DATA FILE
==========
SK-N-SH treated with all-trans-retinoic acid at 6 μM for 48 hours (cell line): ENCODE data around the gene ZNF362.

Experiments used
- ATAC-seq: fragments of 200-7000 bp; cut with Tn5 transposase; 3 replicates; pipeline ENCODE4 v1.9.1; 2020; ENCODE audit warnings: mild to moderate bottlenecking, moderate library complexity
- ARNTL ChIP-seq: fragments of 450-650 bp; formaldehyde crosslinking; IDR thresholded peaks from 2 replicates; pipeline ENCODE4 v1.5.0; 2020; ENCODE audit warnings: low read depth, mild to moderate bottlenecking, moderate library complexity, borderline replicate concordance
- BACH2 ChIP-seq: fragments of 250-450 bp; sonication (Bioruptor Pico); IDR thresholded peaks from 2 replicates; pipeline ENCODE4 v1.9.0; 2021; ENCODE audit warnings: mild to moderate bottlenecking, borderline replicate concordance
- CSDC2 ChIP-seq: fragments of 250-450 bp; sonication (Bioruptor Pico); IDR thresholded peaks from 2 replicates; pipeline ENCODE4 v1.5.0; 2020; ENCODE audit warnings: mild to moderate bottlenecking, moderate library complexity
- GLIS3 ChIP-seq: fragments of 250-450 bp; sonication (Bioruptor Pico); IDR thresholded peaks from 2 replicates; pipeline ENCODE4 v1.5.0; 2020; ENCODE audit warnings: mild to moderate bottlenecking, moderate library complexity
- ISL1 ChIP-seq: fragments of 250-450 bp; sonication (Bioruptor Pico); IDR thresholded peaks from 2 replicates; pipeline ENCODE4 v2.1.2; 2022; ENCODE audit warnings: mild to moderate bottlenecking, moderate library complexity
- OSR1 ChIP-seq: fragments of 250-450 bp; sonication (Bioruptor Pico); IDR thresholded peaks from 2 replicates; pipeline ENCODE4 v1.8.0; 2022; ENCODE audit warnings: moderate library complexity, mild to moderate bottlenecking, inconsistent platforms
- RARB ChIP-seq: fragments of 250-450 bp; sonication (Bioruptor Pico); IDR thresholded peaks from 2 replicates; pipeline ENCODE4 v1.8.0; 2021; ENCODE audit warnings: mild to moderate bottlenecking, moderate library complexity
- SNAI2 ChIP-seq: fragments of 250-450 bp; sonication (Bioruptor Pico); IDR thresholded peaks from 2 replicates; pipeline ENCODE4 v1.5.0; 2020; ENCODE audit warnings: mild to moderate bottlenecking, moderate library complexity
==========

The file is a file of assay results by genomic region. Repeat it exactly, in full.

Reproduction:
SK-N-SH treated with all-trans-retinoic acid at 6 μM for 48 hours (cell line): ENCODE data around the gene ZNF362.

Experiments used
- ATAC-seq: fragments of 200-7000 bp; cut with Tn5 transposase; 3 replicates; pipeline ENCODE4 v1.9.1; 2020; ENCODE audit warnings: mild to moderate bottlenecking, moderate library complexity
- ARNTL ChIP-seq: fragments of 450-650 bp; formaldehyde crosslinking; IDR thresholded peaks from 2 replicates; pipeline ENCODE4 v1.5.0; 2020; ENCODE audit warnings: low read depth, mild to moderate bottlenecking, moderate library complexity, borderline replicate concordance
- BACH2 ChIP-seq: fragments of 250-450 bp; sonication (Bioruptor Pico); IDR thresholded peaks from 2 replicates; pipeline ENCODE4 v1.9.0; 2021; ENCODE audit warnings: mild to moderate bottlenecking, borderline replicate concordance
- CSDC2 ChIP-seq: fragments of 250-450 bp; sonication (Bioruptor Pico); IDR thresholded peaks from 2 replicates; pipeline ENCODE4 v1.5.0; 2020; ENCODE audit warnings: mild to moderate bottlenecking, moderate library complexity
- GLIS3 ChIP-seq: fragments of 250-450 bp; sonication (Bioruptor Pico); IDR thresholded peaks from 2 replicates; pipeline ENCODE4 v1.5.0; 2020; ENCODE audit warnings: mild to moderate bottlenecking, moderate library complexity
- ISL1 ChIP-seq: fragments of 250-450 bp; sonication (Bioruptor Pico); IDR thresholded peaks from 2 replicates; pipeline ENCODE4 v2.1.2; 2022; ENCODE audit warnings: mild to moderate bottlenecking, moderate library complexity
- OSR1 ChIP-seq: fragments of 250-450 bp; sonication (Bioruptor Pico); IDR thresholded peaks from 2 replicates; pipeline ENCODE4 v1.8.0; 2022; ENCODE audit warnings: moderate library complexity, mild to moderate bottlenecking, inconsistent platforms
- RARB ChIP-seq: fragments of 250-450 bp; sonication (Bioruptor Pico); IDR thresholded peaks from 2 replicates; pipeline ENCODE4 v1.8.0; 2021; ENCODE audit warnings: mild to moderate bottlenecking, moderate library complexity
- SNAI2 ChIP-seq: fragments of 250-450 bp; sonication (Bioruptor Pico); IDR thresholded peaks from 2 replicates; pipeline ENCODE4 v1.5.0; 2020; ENCODE audit warnings: mild to moderate bottlenecking, moderate library complexity